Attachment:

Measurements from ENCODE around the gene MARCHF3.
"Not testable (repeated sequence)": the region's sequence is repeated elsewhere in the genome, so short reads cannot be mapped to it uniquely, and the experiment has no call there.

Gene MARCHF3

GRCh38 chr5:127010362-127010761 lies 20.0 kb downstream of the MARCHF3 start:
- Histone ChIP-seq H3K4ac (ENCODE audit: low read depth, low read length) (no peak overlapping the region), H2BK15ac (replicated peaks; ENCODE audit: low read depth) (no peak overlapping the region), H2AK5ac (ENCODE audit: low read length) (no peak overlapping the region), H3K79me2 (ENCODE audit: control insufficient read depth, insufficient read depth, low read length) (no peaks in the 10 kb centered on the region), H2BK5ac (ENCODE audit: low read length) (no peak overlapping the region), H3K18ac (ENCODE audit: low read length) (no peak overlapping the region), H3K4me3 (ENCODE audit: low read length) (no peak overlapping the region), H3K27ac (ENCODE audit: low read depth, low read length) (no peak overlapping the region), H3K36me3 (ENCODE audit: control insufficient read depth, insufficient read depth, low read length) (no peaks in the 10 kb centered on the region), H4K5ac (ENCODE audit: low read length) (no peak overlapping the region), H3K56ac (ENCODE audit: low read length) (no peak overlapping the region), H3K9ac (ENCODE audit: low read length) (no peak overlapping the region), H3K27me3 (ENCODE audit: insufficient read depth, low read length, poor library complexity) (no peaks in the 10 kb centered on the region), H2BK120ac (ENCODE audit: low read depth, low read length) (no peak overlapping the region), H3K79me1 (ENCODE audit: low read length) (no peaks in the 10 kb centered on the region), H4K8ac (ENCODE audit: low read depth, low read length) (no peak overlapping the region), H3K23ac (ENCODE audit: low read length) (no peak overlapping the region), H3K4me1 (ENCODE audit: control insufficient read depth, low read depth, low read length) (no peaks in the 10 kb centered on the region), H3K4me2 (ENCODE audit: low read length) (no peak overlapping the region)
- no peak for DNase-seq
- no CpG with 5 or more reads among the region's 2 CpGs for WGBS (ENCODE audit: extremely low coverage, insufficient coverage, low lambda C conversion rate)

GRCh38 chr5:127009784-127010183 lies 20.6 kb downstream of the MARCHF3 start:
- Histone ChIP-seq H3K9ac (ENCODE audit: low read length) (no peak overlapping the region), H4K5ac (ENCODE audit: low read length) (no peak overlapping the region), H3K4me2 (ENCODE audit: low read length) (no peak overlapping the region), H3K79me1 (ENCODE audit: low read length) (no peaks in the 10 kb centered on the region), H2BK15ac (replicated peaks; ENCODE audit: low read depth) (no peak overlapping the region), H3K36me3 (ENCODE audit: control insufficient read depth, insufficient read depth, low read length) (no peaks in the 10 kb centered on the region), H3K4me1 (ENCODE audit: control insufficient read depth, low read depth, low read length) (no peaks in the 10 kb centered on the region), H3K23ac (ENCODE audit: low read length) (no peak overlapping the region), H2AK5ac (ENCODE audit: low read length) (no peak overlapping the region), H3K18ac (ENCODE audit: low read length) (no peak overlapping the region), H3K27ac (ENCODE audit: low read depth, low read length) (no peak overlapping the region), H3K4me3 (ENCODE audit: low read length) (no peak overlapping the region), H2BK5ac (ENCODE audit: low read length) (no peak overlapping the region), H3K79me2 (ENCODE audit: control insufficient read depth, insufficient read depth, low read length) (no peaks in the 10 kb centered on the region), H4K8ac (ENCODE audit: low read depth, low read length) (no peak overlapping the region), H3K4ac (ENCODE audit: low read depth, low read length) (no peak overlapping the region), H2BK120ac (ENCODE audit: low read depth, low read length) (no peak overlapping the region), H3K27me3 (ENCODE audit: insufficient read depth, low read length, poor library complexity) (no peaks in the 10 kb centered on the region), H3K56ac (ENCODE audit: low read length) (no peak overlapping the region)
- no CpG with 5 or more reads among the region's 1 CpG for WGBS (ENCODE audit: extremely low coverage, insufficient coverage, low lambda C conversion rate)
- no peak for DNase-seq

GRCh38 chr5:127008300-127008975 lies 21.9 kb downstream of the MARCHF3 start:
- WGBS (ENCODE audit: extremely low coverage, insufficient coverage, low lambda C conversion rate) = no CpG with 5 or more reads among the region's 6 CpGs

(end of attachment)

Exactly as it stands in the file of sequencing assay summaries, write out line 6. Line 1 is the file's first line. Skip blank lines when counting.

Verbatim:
- no peak for DNase-seq